As country reels under severe spells of heat wave, Venkaiah Naidu says imperative that scientists address extreme weather, warming, drought
Changing weather & climate patterns also affect agriculture & economy, the VP told researchers at NARL.
Vice-president M Venkaiah Naidu Monday said it was imperative of scientists and researchers to address issues of global warming, consequent extreme weather and drought cycles that could affect the lives of the people, plants and animals.
Addressing a gathering of scientists, young researchers and students at the National Atmospheric Research Laboratory (NARL) near here, Naidu said, "As we all are aware, weather and climate were posing new challenges with each passing day and as a result we experience global warming and its effects in the form of extreme weather, cyclonic storms, intense thunderstorms, torrential rain, and droughts."
Changing weather and climate patterns also affect agriculture and economy as well, he said.
"After visiting some of the major experimental facilities here, I got a fairly good idea on the ongoing work and the activities identified for the future," the vice-president said. "Also, I have been apprised of the technological developments that have taken place and the knowledge we have gained in the broad domain of atmospheric and space sciences," he said.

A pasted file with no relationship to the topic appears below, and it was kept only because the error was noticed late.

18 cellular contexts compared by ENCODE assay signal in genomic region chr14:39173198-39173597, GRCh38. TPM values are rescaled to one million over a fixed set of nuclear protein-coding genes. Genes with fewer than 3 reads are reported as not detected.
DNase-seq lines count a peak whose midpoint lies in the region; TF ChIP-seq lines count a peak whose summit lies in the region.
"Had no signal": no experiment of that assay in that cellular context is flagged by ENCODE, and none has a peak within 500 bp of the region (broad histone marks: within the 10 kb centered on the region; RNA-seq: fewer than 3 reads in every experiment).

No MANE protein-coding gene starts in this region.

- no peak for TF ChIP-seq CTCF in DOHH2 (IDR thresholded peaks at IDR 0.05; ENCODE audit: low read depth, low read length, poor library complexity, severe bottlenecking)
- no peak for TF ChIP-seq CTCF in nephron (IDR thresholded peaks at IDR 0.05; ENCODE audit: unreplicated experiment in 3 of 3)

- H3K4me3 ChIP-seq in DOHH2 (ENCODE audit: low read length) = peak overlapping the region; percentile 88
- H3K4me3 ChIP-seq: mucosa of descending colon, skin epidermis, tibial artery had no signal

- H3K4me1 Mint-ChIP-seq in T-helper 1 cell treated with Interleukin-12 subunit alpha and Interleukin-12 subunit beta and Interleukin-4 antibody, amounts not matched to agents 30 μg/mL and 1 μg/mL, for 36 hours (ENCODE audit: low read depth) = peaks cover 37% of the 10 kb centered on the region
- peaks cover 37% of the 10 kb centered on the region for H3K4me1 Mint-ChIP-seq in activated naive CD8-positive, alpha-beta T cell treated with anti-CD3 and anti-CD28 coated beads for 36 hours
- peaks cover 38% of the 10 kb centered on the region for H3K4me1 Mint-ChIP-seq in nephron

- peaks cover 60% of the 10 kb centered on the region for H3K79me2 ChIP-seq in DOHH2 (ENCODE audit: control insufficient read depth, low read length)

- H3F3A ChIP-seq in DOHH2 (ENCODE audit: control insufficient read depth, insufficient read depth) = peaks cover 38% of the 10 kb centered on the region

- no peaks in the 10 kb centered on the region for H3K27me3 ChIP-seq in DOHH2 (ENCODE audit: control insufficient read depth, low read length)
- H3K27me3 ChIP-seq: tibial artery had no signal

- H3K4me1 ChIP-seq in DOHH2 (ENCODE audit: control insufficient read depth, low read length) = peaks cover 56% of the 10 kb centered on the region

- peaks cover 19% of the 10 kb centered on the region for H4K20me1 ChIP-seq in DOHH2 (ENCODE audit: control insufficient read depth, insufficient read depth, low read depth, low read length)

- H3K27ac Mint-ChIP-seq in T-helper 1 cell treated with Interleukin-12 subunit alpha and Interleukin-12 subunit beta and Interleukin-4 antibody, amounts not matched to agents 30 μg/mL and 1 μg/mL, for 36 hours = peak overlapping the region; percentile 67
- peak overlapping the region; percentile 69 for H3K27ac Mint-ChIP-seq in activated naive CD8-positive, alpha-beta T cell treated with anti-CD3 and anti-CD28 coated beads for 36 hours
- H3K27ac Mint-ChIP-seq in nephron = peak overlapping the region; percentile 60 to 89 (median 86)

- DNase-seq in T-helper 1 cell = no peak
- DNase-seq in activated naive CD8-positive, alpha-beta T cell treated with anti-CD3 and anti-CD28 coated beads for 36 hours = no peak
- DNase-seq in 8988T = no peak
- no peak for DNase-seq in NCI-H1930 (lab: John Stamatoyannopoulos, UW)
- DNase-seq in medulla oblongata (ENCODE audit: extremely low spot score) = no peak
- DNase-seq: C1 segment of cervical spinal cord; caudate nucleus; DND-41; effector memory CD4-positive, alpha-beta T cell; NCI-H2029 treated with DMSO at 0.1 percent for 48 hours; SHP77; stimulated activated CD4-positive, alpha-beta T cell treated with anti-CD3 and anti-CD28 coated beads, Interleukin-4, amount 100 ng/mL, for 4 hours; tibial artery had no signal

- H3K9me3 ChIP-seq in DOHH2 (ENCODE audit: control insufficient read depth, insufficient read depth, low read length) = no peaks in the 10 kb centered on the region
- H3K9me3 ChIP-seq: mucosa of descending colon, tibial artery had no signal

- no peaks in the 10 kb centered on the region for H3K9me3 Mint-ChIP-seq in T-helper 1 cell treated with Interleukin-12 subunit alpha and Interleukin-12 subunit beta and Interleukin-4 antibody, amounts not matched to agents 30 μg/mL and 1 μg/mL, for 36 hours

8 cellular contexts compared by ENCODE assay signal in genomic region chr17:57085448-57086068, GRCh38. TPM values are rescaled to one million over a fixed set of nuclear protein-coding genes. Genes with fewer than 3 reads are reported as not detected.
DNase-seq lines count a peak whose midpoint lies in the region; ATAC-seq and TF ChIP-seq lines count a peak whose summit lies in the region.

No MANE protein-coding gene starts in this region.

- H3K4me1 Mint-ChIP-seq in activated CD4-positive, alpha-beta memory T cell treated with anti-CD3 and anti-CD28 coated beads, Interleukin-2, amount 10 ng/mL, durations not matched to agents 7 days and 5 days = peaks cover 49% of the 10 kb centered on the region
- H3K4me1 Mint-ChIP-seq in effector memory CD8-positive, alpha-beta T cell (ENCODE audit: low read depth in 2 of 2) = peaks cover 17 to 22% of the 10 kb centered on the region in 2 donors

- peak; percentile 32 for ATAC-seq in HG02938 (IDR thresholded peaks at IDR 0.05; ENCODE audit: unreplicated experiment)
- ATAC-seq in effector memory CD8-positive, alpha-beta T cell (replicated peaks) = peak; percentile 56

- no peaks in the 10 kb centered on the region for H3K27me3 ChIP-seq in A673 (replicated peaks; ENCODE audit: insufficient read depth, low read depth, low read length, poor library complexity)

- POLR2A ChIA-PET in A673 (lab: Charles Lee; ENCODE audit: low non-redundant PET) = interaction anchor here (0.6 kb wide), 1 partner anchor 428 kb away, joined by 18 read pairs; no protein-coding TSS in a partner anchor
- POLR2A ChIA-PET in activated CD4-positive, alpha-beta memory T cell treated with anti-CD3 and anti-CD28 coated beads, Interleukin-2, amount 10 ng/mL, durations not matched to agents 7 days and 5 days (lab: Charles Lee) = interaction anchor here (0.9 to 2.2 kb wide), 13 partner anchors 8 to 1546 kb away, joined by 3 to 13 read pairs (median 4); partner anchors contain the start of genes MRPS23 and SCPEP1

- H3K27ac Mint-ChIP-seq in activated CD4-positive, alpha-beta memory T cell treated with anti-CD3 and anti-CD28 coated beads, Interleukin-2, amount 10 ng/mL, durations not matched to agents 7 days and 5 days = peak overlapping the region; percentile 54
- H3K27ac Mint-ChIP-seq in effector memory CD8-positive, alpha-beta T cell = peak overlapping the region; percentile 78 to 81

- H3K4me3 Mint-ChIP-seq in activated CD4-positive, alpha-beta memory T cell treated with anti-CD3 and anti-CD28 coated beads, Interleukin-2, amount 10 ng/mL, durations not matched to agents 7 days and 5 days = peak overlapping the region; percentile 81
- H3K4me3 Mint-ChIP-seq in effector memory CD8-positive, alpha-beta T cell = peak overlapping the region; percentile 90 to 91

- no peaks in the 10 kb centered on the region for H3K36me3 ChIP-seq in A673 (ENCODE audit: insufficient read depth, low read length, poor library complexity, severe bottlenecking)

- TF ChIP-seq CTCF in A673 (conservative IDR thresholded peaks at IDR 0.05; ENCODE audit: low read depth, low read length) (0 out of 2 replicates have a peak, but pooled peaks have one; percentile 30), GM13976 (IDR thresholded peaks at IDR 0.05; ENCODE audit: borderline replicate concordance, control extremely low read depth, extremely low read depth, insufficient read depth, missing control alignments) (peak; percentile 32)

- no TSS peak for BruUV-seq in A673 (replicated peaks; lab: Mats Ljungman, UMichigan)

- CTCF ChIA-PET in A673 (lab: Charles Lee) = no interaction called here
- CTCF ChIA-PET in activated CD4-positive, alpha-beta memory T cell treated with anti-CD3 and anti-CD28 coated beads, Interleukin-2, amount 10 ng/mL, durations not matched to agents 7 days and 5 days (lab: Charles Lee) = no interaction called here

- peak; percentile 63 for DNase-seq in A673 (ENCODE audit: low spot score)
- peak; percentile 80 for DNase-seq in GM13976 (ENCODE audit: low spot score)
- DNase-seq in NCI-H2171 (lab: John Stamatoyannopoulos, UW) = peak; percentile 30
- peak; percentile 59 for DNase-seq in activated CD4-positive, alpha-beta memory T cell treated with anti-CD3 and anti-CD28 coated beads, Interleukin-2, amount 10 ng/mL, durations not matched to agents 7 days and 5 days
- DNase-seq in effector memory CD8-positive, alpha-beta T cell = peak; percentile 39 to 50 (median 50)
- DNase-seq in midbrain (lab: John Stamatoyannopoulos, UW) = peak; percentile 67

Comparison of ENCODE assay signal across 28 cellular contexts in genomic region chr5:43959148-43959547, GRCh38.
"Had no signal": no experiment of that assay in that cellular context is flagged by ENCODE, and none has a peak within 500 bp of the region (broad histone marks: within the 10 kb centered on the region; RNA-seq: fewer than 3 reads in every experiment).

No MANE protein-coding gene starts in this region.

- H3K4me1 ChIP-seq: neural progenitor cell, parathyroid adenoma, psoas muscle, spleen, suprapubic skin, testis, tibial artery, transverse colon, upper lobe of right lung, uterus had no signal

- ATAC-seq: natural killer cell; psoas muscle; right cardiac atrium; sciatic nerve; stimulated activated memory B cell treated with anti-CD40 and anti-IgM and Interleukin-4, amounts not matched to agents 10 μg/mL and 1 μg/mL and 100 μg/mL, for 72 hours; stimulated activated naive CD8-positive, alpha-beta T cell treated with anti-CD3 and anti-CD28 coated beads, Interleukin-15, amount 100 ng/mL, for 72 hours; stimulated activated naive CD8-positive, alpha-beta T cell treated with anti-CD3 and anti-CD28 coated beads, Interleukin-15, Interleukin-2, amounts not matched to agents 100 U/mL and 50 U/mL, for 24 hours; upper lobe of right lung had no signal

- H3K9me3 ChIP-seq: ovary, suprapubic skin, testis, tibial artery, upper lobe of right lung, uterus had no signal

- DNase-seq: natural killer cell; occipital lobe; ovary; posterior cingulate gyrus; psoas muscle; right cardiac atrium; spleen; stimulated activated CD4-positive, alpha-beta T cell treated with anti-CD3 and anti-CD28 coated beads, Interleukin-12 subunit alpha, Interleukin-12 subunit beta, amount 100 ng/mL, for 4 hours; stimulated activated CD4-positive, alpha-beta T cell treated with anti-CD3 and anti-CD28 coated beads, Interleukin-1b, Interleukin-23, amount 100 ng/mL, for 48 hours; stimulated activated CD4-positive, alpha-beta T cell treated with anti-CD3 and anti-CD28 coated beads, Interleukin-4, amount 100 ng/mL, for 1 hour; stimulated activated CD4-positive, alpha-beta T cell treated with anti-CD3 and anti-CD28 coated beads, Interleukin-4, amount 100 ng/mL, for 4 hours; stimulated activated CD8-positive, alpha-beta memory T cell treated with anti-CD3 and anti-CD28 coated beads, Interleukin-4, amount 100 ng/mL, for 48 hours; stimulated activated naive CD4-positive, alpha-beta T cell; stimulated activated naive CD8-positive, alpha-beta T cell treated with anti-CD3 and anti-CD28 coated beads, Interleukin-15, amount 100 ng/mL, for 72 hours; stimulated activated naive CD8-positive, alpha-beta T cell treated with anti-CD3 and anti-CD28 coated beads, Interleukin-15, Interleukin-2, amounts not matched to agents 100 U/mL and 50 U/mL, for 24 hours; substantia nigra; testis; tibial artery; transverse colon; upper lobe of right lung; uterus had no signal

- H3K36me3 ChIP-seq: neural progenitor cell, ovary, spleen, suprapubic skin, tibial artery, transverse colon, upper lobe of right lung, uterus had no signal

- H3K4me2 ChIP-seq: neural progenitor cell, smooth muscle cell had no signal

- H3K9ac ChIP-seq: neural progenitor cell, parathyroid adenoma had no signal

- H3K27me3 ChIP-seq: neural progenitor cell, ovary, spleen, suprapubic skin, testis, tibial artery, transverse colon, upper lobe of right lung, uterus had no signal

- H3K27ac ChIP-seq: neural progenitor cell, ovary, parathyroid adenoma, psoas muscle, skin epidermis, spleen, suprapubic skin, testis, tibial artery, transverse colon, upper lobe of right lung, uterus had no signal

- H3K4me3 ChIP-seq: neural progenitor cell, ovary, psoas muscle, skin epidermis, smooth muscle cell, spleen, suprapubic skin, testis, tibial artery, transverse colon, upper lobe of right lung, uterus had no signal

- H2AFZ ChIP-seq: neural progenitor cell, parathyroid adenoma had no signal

NARL was started nearly 25 years ago as a National MST Radar Facility with high-power MST radar to uncover mysteries of the middle atmosphere. It was built indigenously.
The vice-president congratulated the NARL team for establishing a new system by upgrading the original system with new technology providing new capabilities and improved sensitivity.
Later, Naidu reached Tirumala, the abode of Lord Venkateswara, near here on a two-day visit. The vice-president would visit the shrine and offer worship to the presiding deity of Lord Venkateswara on Tuesday morning, a temple official told PTI.
Later, he would continue his stay in the hills till Wednesday, the official added.
The cloud of cosmic gas and dust is located 1,000 light years above the Milky Way plane, offering a clear view of the star-making process.
Year-to-year variability would make it harder to adapt and could swamp crops during their growing stages.
If we deploy CO2 removal techniques and reduce fossil fuel burning, it is believed that we can halt global warming.